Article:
Shoveling Up: The Impact of Substance Abuse on State Budgets | Center on Addiction

Shoveling Up: The Impact of Substance Abuse on State Budgets

Shoveling Up: The Impact of Substance Abuse on State Budgets

Published: January 2001

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This report examines just how much our failure to prevent and treat addiction costs state governments and taxpayers, and where those costs fall.


CASAColumbia’s work for this report involved:

  • An Advisory Panel of members who held considerable expertise in substantive areas relevant to the research, including technical and specialized knowledge about state policymaking and budgeting, substance abuse and addiction and cost-of-illness studies
  • Consultation with researchers from the Urban Institute, the Center for Budget and Policy Priorities, and the Malcolm Weiner Center for the Study of Social Policy at Harvard to inform the study design
  • A detailed survey of state budget offices
  • A review of more than 400 publications, including all existing studies related to calculating the costs of substance abuse and addiction
  • A review of state initiatives in substance abuse prevention and treatment


This 3-year study found that substance abuse and addiction cost state governments at least $81.3 billion in 1998, or 13 cents of every state budget dollar. Of every dollar that state governments spent on substance abuse and addiction in 1998, 95.8 cents went to paying for the burden of this problem on public programs, while only 3.7 cents went to prevention, treatment and research, and 0.5 cents to taxation and regulation.

CASAColumbia looked at 16 areas of state spending, such as criminal and juvenile justice, health care, education, welfare and child welfare, to detect just how many taxpayer dollars the states spent to deal with the financial burden of our failure to prevent and treat substance abuse and addiction.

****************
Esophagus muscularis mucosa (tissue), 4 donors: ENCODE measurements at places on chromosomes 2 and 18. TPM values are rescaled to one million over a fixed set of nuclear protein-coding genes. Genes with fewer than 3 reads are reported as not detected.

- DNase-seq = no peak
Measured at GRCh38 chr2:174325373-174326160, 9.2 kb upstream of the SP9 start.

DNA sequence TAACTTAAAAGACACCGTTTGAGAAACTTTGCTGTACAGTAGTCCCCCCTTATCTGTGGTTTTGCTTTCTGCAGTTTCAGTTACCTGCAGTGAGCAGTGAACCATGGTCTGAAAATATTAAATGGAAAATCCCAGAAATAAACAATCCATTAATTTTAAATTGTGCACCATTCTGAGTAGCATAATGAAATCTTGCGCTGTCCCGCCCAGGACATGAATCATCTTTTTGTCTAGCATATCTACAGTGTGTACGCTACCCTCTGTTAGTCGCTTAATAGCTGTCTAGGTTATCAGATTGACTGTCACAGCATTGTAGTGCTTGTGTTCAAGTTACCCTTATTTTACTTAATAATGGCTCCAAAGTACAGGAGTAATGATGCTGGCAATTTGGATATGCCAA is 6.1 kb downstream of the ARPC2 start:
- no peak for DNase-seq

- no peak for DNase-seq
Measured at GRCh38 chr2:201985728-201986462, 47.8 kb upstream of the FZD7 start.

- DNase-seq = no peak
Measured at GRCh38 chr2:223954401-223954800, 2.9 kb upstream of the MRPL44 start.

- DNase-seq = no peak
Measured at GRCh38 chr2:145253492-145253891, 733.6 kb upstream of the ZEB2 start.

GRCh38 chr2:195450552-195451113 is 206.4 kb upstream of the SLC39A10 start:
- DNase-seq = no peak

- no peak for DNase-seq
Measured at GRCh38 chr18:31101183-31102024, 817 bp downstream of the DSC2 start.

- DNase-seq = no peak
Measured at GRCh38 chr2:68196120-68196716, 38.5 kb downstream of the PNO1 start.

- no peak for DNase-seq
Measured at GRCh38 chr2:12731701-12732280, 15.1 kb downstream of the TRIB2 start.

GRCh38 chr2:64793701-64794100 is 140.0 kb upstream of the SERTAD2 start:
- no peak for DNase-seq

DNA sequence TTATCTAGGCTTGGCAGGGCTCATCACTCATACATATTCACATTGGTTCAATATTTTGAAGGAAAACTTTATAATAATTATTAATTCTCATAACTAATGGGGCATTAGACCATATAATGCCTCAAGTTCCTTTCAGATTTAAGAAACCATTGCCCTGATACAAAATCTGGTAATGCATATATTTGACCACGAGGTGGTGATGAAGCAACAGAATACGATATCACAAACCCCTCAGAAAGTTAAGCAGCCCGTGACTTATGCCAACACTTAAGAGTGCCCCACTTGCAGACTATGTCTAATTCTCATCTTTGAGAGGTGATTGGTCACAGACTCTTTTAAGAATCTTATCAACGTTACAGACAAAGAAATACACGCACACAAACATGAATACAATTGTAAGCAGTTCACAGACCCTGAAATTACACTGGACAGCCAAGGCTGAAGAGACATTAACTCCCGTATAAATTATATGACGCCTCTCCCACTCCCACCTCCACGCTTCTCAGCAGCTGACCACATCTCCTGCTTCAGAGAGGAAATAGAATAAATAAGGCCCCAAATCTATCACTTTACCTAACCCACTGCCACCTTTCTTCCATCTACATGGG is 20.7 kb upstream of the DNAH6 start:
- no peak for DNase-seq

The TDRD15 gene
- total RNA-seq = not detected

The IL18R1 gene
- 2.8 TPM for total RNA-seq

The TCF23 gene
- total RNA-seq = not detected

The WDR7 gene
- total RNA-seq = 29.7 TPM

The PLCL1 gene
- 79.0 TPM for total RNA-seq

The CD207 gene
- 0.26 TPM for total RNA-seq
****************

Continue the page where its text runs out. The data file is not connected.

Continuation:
CASAColumbia found that the $77.9 billion spent on the burden to public programs included:

  • $30.7 billion in the justice system (77% of justice spending)
  • $16.5 billion in education costs (10% of education spending)
  • $15.2 billion in health care costs (25% of health care spending)
  • $7.7 billion in child and family assistance (32% of child and family assistance spending)
  • $5.9 billion in mental health and developmental disabilities (31% of mental health spending)
  • $1.5 billion in public safety (26% of public safety spending)
  • $400 million in substance-related absentee costs for the state workforce


The report details cost-effective methods to reverse these spending patterns, saving taxpayer dollars and reducing human suffering. Specific recommendations for actions by state governments are made in the areas of:

  • Prevention and early intervention
  • Treatment and disease management
  • Tax and regulatory policies
  • Expanded research

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